I am a doer. I pride myself on getting things accomplished. Doing things rather than talking about them. I even keep a strict log to make sure that I make the absolute most out of every 24 hour period. Productivity is my spirit animal. Now, I know what you’re thinking. Isn’t that a bit excessive? The answer is more than likely yes. And I don’t open that way as a means of boasting. Like many, my greatest strength is often my greatest weakness. My obsessiveness over getting things done has driven me to compile a diverse list of accomplishments (and failures). But, in a profession where the best course of action can require patience, obsessing over productivity can often drive you plum crazy.
The journey of a freelancer has ebbs and flows. Unlike a traditional day job, there is no such thing as a “regular day.” Every day is different. Every job is different. And as much effort as we put in, many times, the opportunities seem to arise out of the blue. Spoiler alert: they don’t.
Our opportunities are the results of our actions. Whether directly or indirectly, the effort we put into our craft and into our business is what eventually ends up bringing us good fortune. It is only the ebb and flow that gives the illusion that chances arrive out of nowhere. So one of the biggest lessons I had to learn when beginning my career was that big moments do not equate to productivity. They are part of it, for sure. What’s more productive that earning thousands of dollars while creating a work of art?
But just as productive as crossing the bridge is the time you spend building it. I heard the perfect analogy for this last week when attending a lecture/networking event for small businesses. Ironically, the only reason I was at the event was because I had spent the day with a rather light to-do list and was feeling terribly unproductive. I heard about the event last minute, and decided that it was my best opportunity that day to make a positive impact on my business. It wasn’t specifically related to photography, but it was a chance to get out and meet other business leaders (aka potential clients) so I put on my best pair of shoes and headed out the door.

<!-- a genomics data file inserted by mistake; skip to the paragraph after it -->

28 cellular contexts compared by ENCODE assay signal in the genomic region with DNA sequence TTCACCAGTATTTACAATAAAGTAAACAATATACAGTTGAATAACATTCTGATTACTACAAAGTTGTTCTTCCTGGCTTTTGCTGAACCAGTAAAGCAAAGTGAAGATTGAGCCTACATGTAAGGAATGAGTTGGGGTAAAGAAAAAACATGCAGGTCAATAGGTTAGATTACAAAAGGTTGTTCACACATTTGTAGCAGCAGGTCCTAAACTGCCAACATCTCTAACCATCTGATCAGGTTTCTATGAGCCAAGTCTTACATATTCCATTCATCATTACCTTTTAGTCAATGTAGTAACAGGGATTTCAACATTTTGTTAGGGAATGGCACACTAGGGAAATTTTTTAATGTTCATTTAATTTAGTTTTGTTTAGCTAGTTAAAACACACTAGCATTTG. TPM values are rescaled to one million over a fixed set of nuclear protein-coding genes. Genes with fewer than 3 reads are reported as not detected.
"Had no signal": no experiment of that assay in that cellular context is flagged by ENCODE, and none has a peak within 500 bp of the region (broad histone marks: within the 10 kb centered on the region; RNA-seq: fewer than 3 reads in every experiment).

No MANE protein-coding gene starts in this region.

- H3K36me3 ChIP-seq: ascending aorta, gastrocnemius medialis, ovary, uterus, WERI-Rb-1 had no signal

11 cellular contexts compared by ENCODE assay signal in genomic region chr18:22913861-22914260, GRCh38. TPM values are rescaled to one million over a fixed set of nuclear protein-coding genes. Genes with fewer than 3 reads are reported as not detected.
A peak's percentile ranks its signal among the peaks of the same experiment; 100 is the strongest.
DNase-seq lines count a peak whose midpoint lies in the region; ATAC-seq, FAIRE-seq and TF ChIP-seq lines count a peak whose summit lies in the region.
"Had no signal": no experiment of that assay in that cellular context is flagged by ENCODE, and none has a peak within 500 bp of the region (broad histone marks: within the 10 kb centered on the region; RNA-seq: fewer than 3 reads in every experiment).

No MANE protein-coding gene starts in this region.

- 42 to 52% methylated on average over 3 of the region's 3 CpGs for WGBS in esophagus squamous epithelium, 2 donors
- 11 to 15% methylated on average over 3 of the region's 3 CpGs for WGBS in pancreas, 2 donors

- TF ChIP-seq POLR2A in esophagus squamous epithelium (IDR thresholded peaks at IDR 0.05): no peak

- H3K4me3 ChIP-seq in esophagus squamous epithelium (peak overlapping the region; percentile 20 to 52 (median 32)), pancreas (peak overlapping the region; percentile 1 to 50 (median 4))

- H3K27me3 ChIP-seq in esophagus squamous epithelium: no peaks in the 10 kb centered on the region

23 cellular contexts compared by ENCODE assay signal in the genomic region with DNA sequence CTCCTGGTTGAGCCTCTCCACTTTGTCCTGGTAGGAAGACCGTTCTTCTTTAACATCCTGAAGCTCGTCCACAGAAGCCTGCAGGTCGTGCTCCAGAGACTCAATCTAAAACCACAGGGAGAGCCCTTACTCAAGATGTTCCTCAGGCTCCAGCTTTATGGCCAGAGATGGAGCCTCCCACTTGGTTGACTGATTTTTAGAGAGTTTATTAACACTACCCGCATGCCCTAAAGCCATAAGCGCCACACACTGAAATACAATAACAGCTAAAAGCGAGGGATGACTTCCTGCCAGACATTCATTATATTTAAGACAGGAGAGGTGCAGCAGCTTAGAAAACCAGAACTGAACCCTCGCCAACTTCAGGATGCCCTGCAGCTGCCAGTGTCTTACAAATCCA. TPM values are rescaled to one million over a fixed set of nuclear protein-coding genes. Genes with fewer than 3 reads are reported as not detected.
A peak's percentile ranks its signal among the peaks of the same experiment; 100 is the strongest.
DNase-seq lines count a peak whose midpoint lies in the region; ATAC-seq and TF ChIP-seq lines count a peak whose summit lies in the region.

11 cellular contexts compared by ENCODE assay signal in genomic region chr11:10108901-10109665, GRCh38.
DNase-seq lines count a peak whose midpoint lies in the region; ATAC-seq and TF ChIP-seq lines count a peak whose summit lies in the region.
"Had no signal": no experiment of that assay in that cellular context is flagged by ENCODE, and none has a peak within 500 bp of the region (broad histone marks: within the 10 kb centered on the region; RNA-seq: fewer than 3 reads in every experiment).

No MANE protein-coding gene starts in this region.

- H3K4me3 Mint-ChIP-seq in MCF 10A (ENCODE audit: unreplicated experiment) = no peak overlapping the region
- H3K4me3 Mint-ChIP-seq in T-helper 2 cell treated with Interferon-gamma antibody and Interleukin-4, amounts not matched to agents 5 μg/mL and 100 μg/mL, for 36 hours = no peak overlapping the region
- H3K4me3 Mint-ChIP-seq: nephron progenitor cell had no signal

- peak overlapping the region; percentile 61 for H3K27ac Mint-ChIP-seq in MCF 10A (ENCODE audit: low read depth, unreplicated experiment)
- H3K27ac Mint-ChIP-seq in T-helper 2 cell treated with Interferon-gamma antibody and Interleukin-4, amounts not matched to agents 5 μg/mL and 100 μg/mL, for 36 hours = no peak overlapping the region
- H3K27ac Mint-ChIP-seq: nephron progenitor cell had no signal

One of the speakers that night was an entrepreneur building a magazine focused on female business leaders. She described her job as consisting of two parts. One, planting dots. The other, connecting those dots. As I thought more about her words, I realized how much they apply to growing a photography business as well. Yes, we tend to focus on the points at which the dots connect. The jobs we book. The shoots we complete. The tear sheets we collect. The awards we obtain. But, the vast majority of our time will be spent placing those seemingly unconnected dots in the first place; Making contact with an art producer for a general meeting not related to a specific assignment, doing a test shoot with a new makeup artist or model with no payoff aside from a bolstered portfolio and an extension of your creative Rolodex, sending out a promo piece to an art director you’ve never met half way across the country and not knowing whether he opened it, or put it directly into the trash.
These actions may all seem random and unrelated at first. But you are placing dots for the future. Eventually, that art director will open your promo and be adequately impressed to look into your work. That art producer you met, who didn’t have an assignment for you at the time, did enjoy your meeting enough to remember your name and share it with a few more people in the industry. One of whom just happens to know the art director. Based on the recommendation, the art director invites you in for a creative call, at which you find yourself fully prepared to respond. After all, you’ve spent the previous 10 years placing dots by learning your craft, building relationships with a creative team, and putting into place all the necessary production resources to be able to knock the job out of the park. Through your vast network of models and production talent you can even offer the art director added value by connecting a few dots for them. Then, even once you’ve connected the dots and booked the job, you then go to set, have a great shoot, and place dozens of additional dots as all the various members of client's team and crew get to see you in full bloom and start to consider you for another assignment down the road.
All of those preliminary efforts may not have seemed productive at first, but they were ultimately invaluable. You can’t build a bridge without first pouring the foundation. Without building the bridge in the first place, it’s impossible to traverse from one level to the next. To reap the harvest you must first plant the seeds. And the big moments come as a result of the seemingly small efforts that you put in every day.
So, next time you find yourself feeling unproductive because your dots didn’t connect that day or that week, remember that connecting dots is only half the battle. Keep yourself busy placing dots. Have patience. Build your bridge. And then one day, seemingly out of nowhere, you’ll be asked to walk across.